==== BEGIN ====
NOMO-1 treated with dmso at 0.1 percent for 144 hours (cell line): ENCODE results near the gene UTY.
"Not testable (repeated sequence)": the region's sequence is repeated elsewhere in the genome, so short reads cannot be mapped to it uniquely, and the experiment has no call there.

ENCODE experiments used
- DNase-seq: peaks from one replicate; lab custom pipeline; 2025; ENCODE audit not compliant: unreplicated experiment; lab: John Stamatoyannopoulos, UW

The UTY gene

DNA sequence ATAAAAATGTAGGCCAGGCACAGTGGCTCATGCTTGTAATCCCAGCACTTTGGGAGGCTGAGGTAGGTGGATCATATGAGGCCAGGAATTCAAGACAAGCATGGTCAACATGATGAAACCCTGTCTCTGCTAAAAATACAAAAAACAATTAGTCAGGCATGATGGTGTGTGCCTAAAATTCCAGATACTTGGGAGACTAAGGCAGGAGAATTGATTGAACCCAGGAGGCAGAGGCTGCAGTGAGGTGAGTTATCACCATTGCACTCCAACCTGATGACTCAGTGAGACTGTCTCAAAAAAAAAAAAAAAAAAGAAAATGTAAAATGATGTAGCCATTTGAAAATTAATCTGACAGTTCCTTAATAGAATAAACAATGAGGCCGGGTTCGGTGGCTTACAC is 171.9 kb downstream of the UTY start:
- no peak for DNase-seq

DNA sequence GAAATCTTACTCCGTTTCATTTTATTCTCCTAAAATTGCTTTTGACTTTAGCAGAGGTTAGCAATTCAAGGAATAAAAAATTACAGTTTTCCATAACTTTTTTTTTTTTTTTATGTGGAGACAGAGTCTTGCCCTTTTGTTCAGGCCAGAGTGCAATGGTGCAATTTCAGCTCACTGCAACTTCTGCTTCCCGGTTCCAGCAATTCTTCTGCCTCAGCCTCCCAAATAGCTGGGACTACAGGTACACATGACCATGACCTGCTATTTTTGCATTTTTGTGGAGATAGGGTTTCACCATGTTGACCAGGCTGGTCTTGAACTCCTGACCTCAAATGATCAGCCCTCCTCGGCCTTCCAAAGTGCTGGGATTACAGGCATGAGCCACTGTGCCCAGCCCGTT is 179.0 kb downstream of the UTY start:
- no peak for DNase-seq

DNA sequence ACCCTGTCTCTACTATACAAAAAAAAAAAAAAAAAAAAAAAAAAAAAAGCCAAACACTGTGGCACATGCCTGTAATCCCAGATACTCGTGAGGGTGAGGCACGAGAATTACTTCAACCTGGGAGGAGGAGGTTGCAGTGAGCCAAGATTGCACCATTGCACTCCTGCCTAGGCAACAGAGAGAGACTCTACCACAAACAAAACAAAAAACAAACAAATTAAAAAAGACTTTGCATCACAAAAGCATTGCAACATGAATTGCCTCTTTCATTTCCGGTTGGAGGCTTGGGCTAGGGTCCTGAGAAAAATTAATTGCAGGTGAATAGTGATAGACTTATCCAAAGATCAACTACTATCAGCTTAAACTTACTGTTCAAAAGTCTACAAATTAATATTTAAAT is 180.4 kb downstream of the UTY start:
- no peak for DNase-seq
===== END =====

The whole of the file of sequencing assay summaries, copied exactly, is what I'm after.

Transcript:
NOMO-1 treated with dmso at 0.1 percent for 144 hours (cell line): ENCODE results near the gene UTY.
"Not testable (repeated sequence)": the region's sequence is repeated elsewhere in the genome, so short reads cannot be mapped to it uniquely, and the experiment has no call there.

ENCODE experiments used
- DNase-seq: peaks from one replicate; lab custom pipeline; 2025; ENCODE audit not compliant: unreplicated experiment; lab: John Stamatoyannopoulos, UW

The UTY gene

DNA sequence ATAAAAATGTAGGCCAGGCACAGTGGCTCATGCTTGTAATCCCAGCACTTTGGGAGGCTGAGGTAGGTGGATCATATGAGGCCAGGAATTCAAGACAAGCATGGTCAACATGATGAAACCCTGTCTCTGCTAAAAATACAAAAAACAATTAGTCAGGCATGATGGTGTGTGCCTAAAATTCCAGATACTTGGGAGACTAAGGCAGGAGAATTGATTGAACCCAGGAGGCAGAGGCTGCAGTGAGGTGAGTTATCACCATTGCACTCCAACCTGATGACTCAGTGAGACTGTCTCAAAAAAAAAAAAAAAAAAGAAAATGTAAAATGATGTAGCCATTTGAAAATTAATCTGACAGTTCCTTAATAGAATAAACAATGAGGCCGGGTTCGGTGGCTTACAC is 171.9 kb downstream of the UTY start:
- no peak for DNase-seq

DNA sequence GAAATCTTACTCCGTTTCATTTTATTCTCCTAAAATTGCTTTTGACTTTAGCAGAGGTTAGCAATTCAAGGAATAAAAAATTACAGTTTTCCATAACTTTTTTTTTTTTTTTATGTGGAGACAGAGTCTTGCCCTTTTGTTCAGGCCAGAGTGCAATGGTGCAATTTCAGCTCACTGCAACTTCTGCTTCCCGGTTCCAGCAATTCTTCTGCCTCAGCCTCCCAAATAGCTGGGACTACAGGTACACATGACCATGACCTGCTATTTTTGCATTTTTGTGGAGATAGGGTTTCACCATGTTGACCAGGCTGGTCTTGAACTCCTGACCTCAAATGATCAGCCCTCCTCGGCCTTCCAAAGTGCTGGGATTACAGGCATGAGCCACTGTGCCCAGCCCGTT is 179.0 kb downstream of the UTY start:
- no peak for DNase-seq

DNA sequence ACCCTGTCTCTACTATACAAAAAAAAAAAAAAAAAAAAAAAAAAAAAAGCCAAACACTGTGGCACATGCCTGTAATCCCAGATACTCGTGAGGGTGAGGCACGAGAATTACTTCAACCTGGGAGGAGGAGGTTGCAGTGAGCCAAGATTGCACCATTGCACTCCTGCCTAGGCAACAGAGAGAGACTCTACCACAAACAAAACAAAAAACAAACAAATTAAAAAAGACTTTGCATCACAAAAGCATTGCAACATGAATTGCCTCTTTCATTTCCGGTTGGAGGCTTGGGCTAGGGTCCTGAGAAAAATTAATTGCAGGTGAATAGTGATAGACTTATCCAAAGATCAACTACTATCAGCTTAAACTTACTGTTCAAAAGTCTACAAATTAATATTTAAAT is 180.4 kb downstream of the UTY start:
- no peak for DNase-seq